STATUTORY LAW, as distinguished from constitutional law and the common law, is that body of law laid down by a legislature. Both the U.S. Congress and state legislatures enact statutes either by bill or by joint resolution. Federal statutes take precedence over state statutes, and state statutes are superior to the common law. Statutory law is inferior to constitutional law, and courts exercise the power of judicial review when they declare statutes unconstitutional. Statutory law is codified under titles describing the areas of action to which they appertain, and these titles are grouped together in codes. The administrative branch of government enforces statutory law often through the promulgation of administrative rules and regulations that have the effect of law as long as they lie within the limits set by the statutes.
Burton, Steven J. An Introduction to Law and Legal Reasoning. 2d ed. Boston: Little, Brown, 1995.
Hart, H. A. L. The Concept of Law. Oxford: Clarendon Press, 1963.
Rantoul, Robert, Jr. "Oration at Scituate. Delivered on the Fourth of July, 1836." In Perry Miller, ed., The Legal Mind in America: From Independence to the Civil War. Garden City, N.Y.: Doubleday, 1962.
"Statutory Law." Dictionary of American History. . Encyclopedia.com. (May 25, 2018). http://www.encyclopedia.com/history/dictionaries-thesauruses-pictures-and-press-releases/statutory-law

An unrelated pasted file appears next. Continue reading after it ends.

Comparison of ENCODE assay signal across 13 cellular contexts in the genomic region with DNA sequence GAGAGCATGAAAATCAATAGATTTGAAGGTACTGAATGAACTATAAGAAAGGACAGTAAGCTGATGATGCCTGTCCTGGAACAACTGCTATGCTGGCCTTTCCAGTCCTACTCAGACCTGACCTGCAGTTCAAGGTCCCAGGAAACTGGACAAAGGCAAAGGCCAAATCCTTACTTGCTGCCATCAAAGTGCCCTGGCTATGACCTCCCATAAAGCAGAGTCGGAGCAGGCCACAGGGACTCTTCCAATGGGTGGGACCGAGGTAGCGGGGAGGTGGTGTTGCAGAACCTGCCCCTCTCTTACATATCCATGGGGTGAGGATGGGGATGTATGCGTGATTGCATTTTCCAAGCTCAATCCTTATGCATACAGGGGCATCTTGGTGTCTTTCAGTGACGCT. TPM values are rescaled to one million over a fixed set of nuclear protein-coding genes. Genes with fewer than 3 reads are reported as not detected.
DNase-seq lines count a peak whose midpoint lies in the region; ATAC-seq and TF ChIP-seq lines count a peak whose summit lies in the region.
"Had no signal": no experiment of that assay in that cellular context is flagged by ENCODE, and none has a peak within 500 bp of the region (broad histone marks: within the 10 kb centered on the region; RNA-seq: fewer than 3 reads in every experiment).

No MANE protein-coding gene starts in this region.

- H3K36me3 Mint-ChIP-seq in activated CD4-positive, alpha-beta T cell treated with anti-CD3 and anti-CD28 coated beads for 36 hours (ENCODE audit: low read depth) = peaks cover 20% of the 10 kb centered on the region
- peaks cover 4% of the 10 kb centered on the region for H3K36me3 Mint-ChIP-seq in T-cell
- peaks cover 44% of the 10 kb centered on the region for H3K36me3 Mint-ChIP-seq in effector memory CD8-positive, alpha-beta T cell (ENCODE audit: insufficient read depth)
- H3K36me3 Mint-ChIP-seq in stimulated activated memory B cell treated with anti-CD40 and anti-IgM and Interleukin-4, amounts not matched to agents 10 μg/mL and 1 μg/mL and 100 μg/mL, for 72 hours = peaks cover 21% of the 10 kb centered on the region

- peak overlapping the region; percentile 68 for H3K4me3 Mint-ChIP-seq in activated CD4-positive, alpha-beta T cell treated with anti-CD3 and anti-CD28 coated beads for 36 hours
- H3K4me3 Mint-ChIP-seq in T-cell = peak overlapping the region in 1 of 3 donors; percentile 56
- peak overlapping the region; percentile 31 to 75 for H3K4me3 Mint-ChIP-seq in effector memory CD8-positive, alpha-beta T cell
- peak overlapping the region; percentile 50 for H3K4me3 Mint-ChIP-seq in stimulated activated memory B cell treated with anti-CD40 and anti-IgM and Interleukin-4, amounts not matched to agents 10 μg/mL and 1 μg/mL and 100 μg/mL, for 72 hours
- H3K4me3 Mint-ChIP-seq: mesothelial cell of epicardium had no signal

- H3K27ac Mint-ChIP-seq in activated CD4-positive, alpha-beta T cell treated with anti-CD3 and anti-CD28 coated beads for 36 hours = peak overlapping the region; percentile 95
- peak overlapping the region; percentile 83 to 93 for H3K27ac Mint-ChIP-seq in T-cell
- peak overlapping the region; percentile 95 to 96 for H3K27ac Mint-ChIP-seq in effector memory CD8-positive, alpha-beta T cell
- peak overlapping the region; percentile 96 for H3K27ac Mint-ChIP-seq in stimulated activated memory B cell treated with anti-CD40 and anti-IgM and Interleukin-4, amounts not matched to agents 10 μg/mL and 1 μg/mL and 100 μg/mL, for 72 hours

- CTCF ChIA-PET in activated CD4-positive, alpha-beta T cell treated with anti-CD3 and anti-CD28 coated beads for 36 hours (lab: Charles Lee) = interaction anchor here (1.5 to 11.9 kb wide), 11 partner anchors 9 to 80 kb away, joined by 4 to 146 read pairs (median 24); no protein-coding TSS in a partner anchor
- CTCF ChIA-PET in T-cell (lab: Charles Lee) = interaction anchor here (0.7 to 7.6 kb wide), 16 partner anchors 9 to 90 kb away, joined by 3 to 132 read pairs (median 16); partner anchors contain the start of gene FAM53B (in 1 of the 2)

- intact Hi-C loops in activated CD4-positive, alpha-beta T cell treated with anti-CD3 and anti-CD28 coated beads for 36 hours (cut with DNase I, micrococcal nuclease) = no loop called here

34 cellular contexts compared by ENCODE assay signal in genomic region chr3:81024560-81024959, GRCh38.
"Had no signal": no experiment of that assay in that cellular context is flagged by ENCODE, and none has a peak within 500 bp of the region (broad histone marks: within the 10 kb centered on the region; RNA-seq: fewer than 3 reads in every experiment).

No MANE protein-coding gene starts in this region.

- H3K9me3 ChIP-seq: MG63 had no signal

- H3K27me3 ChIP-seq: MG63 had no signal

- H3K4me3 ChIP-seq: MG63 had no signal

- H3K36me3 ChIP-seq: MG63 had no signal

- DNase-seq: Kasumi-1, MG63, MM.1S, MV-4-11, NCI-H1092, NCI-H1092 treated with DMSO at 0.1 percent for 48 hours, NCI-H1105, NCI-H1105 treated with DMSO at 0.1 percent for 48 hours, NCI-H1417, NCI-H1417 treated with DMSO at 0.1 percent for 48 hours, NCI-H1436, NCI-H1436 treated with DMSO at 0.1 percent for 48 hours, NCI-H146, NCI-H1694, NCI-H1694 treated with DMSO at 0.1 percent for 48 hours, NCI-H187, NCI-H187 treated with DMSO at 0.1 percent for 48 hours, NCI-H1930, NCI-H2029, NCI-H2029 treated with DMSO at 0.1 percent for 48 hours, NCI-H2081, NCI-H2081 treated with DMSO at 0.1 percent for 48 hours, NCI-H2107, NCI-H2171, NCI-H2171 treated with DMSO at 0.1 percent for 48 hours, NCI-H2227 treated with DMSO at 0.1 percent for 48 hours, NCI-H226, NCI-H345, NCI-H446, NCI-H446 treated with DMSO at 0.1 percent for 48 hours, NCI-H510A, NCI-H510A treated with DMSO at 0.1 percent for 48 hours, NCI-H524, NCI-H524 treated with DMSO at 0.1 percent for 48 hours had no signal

"Statutory Law." Dictionary of American History. . Retrieved May 25, 2018 from Encyclopedia.com: http://www.encyclopedia.com/history/dictionaries-thesauruses-pictures-and-press-releases/statutory-law
Encyclopedia.com gives you the ability to cite reference entries and articles according to common styles from the Modern Language Association (MLA), The Chicago Manual of Style, and the American Psychological Association (APA).
Within the “Cite this article” tool, pick a style to see how all available information looks when formatted according to that style. Then, copy and paste the text into your bibliography or works cited list.
Because each style has its own formatting nuances that evolve over time and not all information is available for every reference entry or article, Encyclopedia.com cannot guarantee each citation it generates. Therefore, it’s best to use Encyclopedia.com citations as a starting point before checking the style against your school or publication’s requirements and the most-recent information available at these sites:
Modern Language Association
The Chicago Manual of Style
American Psychological Association
- Most online reference entries and articles do not have page numbers. Therefore, that information is unavailable for most Encyclopedia.com content. However, the date of retrieval is often important. Refer to each style’s convention regarding the best way to format page numbers and retrieval dates.
- In addition to the MLA, Chicago, and APA styles, your school, university, publication, or institution may have its own requirements for citations. Therefore, be sure to refer to those guidelines when editing your bibliography or works cited list.
"statutes." The Oxford Companion to British History. . Encyclopedia.com. (May 25, 2018). http://www.encyclopedia.com/history/encyclopedias-almanacs-transcripts-and-maps/statutes
"statutes." The Oxford Companion to British History. . Retrieved May 25, 2018 from Encyclopedia.com: http://www.encyclopedia.com/history/encyclopedias-almanacs-transcripts-and-maps/statutes